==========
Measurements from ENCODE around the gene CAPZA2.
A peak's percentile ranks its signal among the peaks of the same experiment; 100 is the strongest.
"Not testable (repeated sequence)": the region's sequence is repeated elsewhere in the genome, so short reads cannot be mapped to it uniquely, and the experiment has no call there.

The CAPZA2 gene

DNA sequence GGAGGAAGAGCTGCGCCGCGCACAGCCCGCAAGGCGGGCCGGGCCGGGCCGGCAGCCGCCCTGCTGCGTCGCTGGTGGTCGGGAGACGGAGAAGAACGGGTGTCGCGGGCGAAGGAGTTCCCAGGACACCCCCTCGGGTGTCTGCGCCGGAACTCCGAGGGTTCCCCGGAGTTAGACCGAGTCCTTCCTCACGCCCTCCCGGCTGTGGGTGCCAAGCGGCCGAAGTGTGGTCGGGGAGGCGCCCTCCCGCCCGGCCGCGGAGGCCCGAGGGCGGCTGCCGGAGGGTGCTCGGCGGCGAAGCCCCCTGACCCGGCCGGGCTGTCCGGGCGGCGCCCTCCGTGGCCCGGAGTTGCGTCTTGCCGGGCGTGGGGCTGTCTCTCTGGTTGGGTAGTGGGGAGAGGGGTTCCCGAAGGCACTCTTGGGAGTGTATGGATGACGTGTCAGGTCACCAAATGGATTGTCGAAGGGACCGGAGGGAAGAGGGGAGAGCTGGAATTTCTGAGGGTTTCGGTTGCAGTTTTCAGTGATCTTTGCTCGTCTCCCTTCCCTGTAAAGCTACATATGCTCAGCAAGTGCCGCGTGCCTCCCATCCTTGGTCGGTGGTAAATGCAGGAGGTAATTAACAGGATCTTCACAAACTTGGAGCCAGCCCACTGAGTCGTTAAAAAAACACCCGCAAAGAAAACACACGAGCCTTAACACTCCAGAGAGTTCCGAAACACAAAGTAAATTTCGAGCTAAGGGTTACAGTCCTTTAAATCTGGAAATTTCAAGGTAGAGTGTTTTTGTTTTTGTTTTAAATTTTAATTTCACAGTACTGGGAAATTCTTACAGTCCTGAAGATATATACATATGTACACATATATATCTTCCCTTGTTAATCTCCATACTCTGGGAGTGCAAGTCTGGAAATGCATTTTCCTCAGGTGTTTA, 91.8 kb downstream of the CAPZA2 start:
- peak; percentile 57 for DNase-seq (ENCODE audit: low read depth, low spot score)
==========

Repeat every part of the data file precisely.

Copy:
Measurements from ENCODE around the gene CAPZA2.
A peak's percentile ranks its signal among the peaks of the same experiment; 100 is the strongest.
"Not testable (repeated sequence)": the region's sequence is repeated elsewhere in the genome, so short reads cannot be mapped to it uniquely, and the experiment has no call there.

The CAPZA2 gene

DNA sequence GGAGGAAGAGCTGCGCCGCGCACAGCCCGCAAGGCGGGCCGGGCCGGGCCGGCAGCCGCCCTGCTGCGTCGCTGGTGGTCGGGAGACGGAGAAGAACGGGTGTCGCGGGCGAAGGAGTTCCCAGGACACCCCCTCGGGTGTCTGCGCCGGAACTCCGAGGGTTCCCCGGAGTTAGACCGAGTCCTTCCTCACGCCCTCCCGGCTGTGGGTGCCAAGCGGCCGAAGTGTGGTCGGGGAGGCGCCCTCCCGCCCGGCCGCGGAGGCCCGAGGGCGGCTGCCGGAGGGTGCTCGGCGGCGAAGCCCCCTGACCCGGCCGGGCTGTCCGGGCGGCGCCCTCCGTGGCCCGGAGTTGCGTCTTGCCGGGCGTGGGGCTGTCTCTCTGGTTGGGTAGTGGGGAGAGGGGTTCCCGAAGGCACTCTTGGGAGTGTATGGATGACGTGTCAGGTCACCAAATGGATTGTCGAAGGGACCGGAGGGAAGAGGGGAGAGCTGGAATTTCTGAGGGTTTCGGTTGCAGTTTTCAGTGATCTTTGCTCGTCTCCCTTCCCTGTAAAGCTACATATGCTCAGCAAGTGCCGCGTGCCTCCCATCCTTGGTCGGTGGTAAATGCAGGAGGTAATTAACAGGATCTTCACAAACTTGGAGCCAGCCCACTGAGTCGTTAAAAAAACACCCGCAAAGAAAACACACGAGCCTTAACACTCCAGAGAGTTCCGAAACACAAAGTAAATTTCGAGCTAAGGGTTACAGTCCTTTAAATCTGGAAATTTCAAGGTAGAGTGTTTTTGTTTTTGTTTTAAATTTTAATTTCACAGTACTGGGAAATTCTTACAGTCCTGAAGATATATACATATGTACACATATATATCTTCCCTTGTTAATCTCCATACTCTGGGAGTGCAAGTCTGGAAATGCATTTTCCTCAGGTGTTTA, 91.8 kb downstream of the CAPZA2 start:
- peak; percentile 57 for DNase-seq (ENCODE audit: low read depth, low spot score)